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Reference: Kingsbury JM and McCusker JH (2010) Cytocidal amino acid starvation of Saccharomyces cerevisiae and Candida albicans acetolactate synthase (ilv2{Delta}) mutants is influenced by the carbon source and rapamycin. Microbiology 156(Pt 3):929-39

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Abstract


The isoleucine and valine biosynthetic enzyme acetolactate synthase (Ilv2p) is an attractive antifungal drug target since the isoleucine and valine biosynthetic pathway is not present in mammals, Saccharomyces cerevisiae ilv2 mutants do not survive in vivo, Cryptococcus neoformans ilv2 mutants are avirulent, and both S. cerevisiae and C. neoformans ilv2 mutants die upon isoleucine and valine starvation. To further explore the potential of Ilv2p as an antifungal drug target, we disrupted Candida albicans ILV2, and demonstrated that C. albicans ilv2 mutants were significantly attenuated in virulence, and were also profoundly starvation-cidal, with a greater than 100-fold reduction in viability after only four hours of isoleucine and valine starvation. Since fungicidal starvation would be advantageous for drug design, we explored the basis of the starvation-cidal phenotype in both S. cerevisiae and C. albicans ilv2 mutants. Since the mutation of ILV1, required for the first step of isoleucine biosynthesis, did not suppress the ilv2 starvation-cidal defects in either species, the cidal phenotype was not due to alpha-ketobutyrate accumulation. We found that starvation for isoleucine alone was more deleterious in C. albicans than S. cerevisiae, and starvation for valine was more deleterious than for isoleucine in both species. Interestingly, while the TOR inhibitor rapamycin further reduced S. cerevisiae ilv2 starvation viability, it increased C. albicans ilv1 and ilv2 viability. Furthermore, the recovery from starvation was dependent on the carbon source present during recovery for S. cerevisiae ilv2 mutants, reminiscent of isoleucine and valine starvation inducing a viable but nonculturable-like state in this species, while C. albicans ilv1 and ilv2 viability was influenced by the carbon source present during starvation, supporting a role for glucose wasting in the C. albicans cidal phenotype.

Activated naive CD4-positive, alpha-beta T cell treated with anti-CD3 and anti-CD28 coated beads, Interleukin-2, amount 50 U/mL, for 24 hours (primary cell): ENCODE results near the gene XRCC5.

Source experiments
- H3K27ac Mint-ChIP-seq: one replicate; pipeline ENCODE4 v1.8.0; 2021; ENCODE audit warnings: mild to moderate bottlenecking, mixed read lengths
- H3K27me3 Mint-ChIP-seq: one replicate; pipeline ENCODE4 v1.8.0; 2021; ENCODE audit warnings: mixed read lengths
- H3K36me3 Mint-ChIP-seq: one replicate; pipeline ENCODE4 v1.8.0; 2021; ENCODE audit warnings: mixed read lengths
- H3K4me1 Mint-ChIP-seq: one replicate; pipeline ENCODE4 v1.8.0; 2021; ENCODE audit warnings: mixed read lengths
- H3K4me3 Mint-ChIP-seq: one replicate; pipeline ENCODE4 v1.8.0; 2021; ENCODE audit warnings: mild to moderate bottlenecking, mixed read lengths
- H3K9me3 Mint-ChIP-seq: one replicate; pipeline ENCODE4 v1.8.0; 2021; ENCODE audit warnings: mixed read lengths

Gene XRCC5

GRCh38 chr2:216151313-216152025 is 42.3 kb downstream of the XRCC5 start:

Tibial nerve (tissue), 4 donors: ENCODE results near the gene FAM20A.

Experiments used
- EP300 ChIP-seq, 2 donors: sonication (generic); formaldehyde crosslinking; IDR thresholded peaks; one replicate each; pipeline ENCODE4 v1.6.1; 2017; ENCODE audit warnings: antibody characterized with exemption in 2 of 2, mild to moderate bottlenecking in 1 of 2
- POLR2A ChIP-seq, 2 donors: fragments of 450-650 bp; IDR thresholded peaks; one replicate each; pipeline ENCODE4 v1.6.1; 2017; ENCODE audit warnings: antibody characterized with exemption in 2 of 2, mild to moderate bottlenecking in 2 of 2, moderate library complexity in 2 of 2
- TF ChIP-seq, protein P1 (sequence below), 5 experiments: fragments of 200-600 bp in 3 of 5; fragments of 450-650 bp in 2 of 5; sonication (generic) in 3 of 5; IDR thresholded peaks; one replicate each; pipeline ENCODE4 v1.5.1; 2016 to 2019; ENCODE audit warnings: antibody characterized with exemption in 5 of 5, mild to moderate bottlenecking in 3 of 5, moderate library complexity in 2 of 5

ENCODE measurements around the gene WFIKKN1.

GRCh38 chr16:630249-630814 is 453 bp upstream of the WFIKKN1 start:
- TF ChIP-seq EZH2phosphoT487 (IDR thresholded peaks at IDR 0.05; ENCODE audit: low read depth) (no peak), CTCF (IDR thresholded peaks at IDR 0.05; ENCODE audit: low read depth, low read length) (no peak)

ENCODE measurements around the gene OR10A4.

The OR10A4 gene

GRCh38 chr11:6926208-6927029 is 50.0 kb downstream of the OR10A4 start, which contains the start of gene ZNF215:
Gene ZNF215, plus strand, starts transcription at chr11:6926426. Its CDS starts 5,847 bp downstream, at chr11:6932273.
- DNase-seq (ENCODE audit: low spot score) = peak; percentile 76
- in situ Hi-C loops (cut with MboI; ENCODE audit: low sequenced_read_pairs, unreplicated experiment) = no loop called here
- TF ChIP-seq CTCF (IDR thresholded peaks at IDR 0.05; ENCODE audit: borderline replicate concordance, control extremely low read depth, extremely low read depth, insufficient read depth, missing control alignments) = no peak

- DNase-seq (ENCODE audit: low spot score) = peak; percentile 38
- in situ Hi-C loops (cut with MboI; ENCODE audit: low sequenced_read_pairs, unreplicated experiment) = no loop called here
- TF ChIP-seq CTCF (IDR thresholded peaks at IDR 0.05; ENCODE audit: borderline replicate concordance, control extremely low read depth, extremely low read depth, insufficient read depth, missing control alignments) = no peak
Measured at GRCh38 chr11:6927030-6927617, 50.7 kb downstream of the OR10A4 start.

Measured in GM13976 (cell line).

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Journal Article
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Kingsbury JM, McCusker JH
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